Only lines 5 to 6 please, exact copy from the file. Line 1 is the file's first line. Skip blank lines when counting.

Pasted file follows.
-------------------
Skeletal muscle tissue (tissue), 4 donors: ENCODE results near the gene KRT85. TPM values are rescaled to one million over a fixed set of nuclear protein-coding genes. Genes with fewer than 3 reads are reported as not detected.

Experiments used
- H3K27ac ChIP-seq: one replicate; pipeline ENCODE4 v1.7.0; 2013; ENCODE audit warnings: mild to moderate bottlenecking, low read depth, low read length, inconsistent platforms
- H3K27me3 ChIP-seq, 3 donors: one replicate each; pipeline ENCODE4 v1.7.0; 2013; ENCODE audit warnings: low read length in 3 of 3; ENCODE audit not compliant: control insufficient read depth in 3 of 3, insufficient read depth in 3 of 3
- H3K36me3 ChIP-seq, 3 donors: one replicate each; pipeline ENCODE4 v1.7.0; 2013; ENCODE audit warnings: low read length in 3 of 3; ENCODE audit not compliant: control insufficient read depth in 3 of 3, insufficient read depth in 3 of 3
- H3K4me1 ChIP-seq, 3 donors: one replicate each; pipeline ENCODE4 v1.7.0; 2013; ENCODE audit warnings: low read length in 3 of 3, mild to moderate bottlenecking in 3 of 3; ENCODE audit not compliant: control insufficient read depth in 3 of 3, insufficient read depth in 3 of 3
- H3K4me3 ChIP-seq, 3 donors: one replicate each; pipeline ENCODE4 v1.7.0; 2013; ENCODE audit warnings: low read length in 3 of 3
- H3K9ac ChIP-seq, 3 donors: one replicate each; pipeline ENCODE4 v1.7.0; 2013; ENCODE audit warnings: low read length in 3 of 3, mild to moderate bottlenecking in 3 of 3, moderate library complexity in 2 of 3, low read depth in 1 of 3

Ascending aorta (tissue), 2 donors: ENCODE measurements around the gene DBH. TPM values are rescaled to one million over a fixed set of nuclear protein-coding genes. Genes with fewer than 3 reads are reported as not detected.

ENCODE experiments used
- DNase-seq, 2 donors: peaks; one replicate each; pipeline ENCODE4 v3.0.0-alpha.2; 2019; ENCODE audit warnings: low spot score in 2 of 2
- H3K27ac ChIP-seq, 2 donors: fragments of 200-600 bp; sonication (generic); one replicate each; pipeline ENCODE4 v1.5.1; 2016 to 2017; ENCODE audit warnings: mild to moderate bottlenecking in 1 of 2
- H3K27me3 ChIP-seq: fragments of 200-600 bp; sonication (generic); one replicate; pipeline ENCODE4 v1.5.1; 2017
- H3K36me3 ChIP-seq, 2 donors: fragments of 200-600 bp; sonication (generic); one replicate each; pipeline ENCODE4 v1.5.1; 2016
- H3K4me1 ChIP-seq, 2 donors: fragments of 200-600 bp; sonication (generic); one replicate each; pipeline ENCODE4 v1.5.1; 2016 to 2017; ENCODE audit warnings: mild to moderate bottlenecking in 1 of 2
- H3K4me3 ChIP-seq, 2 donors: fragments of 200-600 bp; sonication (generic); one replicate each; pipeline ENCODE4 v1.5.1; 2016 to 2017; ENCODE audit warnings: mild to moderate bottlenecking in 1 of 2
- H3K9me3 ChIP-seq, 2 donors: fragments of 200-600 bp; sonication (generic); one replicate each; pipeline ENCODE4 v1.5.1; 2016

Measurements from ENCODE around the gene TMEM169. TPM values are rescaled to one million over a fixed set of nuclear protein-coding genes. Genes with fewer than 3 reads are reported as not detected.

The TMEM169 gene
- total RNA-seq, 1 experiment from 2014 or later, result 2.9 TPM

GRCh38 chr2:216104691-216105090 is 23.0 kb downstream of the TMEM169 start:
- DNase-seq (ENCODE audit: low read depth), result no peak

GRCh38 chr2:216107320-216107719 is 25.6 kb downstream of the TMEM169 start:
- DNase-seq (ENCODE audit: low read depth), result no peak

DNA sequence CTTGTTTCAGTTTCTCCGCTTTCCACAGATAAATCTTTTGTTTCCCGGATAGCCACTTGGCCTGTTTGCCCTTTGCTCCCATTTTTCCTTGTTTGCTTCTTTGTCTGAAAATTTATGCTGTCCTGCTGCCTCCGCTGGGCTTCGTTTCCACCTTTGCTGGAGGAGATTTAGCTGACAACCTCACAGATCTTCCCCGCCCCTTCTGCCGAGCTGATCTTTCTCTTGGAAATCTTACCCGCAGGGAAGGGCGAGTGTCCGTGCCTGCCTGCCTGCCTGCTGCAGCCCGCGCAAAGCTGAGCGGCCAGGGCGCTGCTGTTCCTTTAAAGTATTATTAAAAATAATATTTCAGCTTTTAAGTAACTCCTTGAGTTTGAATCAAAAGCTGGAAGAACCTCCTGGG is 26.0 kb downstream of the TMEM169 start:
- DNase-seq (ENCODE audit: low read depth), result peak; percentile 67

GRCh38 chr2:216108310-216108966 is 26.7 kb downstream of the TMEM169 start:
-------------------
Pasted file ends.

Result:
- H3K36me3 ChIP-seq, 3 donors: one replicate each; pipeline ENCODE4 v1.7.0; 2013; ENCODE audit warnings: low read length in 3 of 3; ENCODE audit not compliant: control insufficient read depth in 3 of 3, insufficient read depth in 3 of 3
- H3K4me1 ChIP-seq, 3 donors: one replicate each; pipeline ENCODE4 v1.7.0; 2013; ENCODE audit warnings: low read length in 3 of 3, mild to moderate bottlenecking in 3 of 3; ENCODE audit not compliant: control insufficient read depth in 3 of 3, insufficient read depth in 3 of 3